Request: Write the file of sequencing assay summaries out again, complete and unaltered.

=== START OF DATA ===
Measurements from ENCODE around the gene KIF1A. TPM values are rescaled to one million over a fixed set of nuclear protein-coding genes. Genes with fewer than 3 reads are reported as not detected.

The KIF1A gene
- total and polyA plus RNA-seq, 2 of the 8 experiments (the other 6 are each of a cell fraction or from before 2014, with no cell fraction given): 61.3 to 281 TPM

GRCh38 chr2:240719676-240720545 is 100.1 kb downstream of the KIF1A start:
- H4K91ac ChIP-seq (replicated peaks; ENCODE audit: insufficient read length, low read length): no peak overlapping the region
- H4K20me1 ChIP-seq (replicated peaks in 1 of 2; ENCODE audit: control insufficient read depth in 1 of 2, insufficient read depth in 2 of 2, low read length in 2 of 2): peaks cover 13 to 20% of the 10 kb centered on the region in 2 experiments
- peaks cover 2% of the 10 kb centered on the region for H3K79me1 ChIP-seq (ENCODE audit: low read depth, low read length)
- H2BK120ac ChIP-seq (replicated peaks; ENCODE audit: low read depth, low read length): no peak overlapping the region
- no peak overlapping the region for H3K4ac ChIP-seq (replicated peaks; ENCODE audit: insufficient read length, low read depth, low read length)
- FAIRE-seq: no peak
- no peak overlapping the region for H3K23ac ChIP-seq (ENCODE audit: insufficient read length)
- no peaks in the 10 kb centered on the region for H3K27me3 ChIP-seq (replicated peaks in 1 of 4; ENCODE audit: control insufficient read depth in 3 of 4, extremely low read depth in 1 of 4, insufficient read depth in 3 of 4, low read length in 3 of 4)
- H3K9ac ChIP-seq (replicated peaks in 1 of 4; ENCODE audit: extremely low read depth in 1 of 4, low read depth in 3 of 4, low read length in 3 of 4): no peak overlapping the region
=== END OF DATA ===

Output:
Measurements from ENCODE around the gene KIF1A. TPM values are rescaled to one million over a fixed set of nuclear protein-coding genes. Genes with fewer than 3 reads are reported as not detected.

The KIF1A gene
- total and polyA plus RNA-seq, 2 of the 8 experiments (the other 6 are each of a cell fraction or from before 2014, with no cell fraction given): 61.3 to 281 TPM

GRCh38 chr2:240719676-240720545 is 100.1 kb downstream of the KIF1A start:
- H4K91ac ChIP-seq (replicated peaks; ENCODE audit: insufficient read length, low read length): no peak overlapping the region
- H4K20me1 ChIP-seq (replicated peaks in 1 of 2; ENCODE audit: control insufficient read depth in 1 of 2, insufficient read depth in 2 of 2, low read length in 2 of 2): peaks cover 13 to 20% of the 10 kb centered on the region in 2 experiments
- peaks cover 2% of the 10 kb centered on the region for H3K79me1 ChIP-seq (ENCODE audit: low read depth, low read length)
- H2BK120ac ChIP-seq (replicated peaks; ENCODE audit: low read depth, low read length): no peak overlapping the region
- no peak overlapping the region for H3K4ac ChIP-seq (replicated peaks; ENCODE audit: insufficient read length, low read depth, low read length)
- FAIRE-seq: no peak
- no peak overlapping the region for H3K23ac ChIP-seq (ENCODE audit: insufficient read length)
- no peaks in the 10 kb centered on the region for H3K27me3 ChIP-seq (replicated peaks in 1 of 4; ENCODE audit: control insufficient read depth in 3 of 4, extremely low read depth in 1 of 4, insufficient read depth in 3 of 4, low read length in 3 of 4)
- H3K9ac ChIP-seq (replicated peaks in 1 of 4; ENCODE audit: extremely low read depth in 1 of 4, low read depth in 3 of 4, low read length in 3 of 4): no peak overlapping the region